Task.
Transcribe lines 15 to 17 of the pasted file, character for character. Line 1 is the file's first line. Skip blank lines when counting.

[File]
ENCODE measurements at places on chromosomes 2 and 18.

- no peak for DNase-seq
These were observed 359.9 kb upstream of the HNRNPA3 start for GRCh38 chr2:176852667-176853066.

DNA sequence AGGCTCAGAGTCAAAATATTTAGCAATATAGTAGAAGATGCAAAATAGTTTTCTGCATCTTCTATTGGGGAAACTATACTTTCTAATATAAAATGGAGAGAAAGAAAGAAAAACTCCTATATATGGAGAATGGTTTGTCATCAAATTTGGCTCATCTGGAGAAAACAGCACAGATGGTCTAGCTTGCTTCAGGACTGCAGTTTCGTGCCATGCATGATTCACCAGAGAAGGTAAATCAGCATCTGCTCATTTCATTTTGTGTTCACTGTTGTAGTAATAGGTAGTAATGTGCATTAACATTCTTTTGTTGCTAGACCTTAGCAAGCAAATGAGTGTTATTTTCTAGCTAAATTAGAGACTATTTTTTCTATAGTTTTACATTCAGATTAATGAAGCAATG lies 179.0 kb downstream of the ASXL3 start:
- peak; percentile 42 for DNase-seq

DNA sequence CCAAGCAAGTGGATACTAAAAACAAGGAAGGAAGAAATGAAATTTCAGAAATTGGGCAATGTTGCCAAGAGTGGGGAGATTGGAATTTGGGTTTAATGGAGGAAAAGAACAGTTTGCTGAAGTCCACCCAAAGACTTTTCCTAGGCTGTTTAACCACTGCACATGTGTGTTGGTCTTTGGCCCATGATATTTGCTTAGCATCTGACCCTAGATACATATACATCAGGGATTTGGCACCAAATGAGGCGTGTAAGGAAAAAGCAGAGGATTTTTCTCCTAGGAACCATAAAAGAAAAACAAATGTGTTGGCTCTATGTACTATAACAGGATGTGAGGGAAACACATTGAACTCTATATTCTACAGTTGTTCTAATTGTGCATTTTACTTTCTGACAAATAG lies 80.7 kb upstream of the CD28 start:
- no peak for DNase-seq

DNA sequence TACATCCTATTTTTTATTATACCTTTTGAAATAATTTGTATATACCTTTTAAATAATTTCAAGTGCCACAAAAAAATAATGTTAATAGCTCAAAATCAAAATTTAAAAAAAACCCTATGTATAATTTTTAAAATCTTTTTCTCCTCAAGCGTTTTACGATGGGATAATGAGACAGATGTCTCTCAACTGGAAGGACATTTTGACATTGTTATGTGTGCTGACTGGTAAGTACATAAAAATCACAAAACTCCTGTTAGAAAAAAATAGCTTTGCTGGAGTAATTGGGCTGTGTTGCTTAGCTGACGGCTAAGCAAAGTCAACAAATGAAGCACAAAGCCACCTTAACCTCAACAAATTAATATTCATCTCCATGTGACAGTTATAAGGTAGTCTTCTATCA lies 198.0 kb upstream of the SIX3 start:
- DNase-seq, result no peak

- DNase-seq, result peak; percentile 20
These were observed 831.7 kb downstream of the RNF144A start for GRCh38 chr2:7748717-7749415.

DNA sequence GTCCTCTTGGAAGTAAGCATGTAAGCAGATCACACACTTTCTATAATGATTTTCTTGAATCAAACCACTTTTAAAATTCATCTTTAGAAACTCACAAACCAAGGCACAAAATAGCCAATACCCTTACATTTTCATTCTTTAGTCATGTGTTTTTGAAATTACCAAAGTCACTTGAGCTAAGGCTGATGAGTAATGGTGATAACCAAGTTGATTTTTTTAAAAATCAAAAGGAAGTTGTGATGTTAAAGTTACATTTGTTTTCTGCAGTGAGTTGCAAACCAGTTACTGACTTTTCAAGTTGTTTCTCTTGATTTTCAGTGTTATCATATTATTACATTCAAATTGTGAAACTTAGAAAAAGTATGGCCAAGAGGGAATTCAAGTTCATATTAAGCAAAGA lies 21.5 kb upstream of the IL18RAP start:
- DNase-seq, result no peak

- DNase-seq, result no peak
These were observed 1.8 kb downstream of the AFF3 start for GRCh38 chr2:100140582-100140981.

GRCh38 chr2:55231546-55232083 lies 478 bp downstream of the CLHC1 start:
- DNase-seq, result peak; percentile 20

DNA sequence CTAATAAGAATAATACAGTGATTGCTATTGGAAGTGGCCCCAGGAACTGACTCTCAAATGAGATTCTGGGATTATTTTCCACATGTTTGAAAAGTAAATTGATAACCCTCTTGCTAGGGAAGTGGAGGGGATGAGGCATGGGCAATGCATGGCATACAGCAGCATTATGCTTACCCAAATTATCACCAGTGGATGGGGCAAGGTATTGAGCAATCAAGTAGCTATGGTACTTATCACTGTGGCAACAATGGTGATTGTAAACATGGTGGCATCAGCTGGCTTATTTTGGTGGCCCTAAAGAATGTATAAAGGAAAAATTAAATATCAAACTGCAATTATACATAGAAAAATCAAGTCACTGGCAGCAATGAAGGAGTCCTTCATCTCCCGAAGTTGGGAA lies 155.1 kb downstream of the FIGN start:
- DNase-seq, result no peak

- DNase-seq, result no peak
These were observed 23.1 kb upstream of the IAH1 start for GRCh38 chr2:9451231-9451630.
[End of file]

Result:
These were observed 1.8 kb downstream of the AFF3 start for GRCh38 chr2:100140582-100140981.

GRCh38 chr2:55231546-55232083 lies 478 bp downstream of the CLHC1 start:
- DNase-seq, result peak; percentile 20